FOR IMMEDIATE RELEASE10-46
May 10, 2010
Farrell Sklerov (718) 595-6600
DEP Launches Comprehensive Marcellus Shale Web Feature on NYC.gov
Public Can Sign Up for Regular Gas Drilling Updates
Environmental Protection Commissioner Cas Holloway today launched an expanded Marcellus Shale web feature on DEP's website, which outlines in detail the basis for the City's position that natural gas drilling cannot be permitted in the upstate watersheds through a process known as hydraulic fracturing. The site contains a number of new tools, including a reader-friendly overview of Marcellus Shale with maps and photos of natural gas drilling; a new "Get Involved" page that will direct people to the appropriate State and Federal agencies and local elected officials to help them have their voices heard on the issue; and a "Stay Informed" page, which will enable interested members of the public to receive weekly updates on the most recent Marcellus Shale news. The information and interactive features can be viewed by visiting www.nyc.gov/dep.
"Nine million New Yorkers rely on more than one billion gallons of unfiltered drinking water that is delivered every day from New York City's upstate watersheds," said Commissioner Holloway. "Our obligation is to protect this irreplaceable resource, and this new web feature will be an invaluable tool for those who want to learn more about this critical issue, and assist in the effort to protect our pristine water supply."
Hydraulic fracturing — also known as hydrofracking — poses a significant risk to the quality of New York City's water supply. As part of the drilling process, millions of gallons of proprietary chemicals and pressurized water could be injected into thousands of gas wells throughout the State to break up and capture natural gas from a rock formation known as the Marcellus Shale. These chemicals could potentially contaminate New York City's drinking water, and the heavy industrialization that hydrofracking requires would result in millions of truck trips that could further impact the water supply. In addition to the risk to public health, gas drilling could also force the City to construct a filtration plant at a cost of $10 billion to $20 billion, which would translate into a minimum 30 percent increase in water rates.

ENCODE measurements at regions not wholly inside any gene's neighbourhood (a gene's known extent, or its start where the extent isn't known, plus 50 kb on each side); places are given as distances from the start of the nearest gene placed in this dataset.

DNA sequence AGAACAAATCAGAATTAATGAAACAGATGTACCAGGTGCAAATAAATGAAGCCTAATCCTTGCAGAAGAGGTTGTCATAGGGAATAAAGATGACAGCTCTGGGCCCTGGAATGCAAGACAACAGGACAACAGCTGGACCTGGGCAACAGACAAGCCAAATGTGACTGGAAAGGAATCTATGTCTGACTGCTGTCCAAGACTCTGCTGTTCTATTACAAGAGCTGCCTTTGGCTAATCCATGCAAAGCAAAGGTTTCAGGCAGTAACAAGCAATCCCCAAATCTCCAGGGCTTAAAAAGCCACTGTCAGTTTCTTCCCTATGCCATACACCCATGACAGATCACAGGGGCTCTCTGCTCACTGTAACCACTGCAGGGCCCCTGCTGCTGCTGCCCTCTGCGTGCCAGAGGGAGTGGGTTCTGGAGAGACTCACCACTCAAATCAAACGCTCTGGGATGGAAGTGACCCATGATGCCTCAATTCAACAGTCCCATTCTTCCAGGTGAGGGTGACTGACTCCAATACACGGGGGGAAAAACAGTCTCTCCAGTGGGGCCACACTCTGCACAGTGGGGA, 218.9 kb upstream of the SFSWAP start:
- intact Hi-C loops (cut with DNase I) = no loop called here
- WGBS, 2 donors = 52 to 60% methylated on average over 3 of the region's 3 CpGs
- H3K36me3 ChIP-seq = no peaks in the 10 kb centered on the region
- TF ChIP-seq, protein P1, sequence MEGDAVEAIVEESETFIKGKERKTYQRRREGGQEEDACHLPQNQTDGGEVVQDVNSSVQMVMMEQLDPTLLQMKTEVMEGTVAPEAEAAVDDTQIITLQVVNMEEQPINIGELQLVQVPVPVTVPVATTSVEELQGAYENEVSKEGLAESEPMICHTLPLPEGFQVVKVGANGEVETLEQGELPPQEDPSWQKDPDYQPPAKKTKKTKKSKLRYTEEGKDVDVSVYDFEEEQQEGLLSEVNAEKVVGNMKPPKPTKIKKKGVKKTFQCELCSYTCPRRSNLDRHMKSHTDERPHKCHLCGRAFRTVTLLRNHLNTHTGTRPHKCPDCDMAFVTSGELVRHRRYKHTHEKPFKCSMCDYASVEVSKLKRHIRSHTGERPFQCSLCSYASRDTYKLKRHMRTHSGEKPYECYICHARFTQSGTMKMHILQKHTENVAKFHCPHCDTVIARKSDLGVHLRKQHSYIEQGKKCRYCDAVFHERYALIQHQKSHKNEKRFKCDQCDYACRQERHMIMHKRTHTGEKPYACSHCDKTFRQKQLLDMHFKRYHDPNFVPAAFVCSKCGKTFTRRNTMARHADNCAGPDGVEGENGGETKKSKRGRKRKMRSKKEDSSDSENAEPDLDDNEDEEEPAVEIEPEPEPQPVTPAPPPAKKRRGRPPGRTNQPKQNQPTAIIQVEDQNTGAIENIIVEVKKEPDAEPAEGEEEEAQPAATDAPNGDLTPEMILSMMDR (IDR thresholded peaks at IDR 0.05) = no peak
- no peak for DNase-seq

The State Department of Environmental Conservation (DEC) released a draft Supplemental Generic Environmental Impact Statement to develop regulations on hydraulic fracturing in 2009 and is currently reviewing public comments. Recently, DEC announced that, at a minimum, any proposal to conduct hydrofracking in the watershed of an unfiltered water supply like New York City's would require a case-by-case environmental review. This is a step in the right direction, and the City expects that the State will ultimately agree with its conclusion that hydrofracking cannot safely be permitted in New York City's watersheds.
The website now offers an easy-to-read description of the Marcellus Shale and the process of hydraulic fracturing, and other background and scientific information, including a photo tour of a gas drilling website in Pennsylvania and maps which highlight where the Marcellus Shale is found and its proximity to New York City's watersheds. Members of the public interested in speaking out about the risks of gas drilling can find resources on how to contact local elected officials; the U.S. Environmental Protection Agency (EPA), which recently announced that they would study the risks of hydraulic fracturing in water supplies; and an email address for the EPA's "Eyes on Drilling" tipline, which was established to report non-emergency suspicious activity at oil and natural gas drilling sites. The public can also keep up to date on the most recent Marcellus Shale news by subscribing to DEP's new email distribution list. In addition to these features, the website also contains a running list of relevant news stories and reports about hydraulic fracturing and a page devoted to resources and links that contain additional information on the topic.
Watershed protection is considered the best way to maintain drinking water quality over the long term. DEP has spent more than $1.5 billion to protect New York City's watershed by acquiring more than 108,000 acres of sensitive lands, upgrading existing upstate wastewater plants to the highest levels of treatment, building new upstate wastewater plants to address areas with substandard septic systems and working with farmers to reduce runoff from agricultural areas.
DEP manages the City's water supply, providing more than 1 billion gallons of water each day to more than 9 million residents, including 8 million in New York City, and residents of Ulster, Orange, Putnam and Westchester counties. DEP also manages storm water throughout the City, and ensures that the City's facilities comply with the Clean Water Act, and other federal, state and local rules and regulations.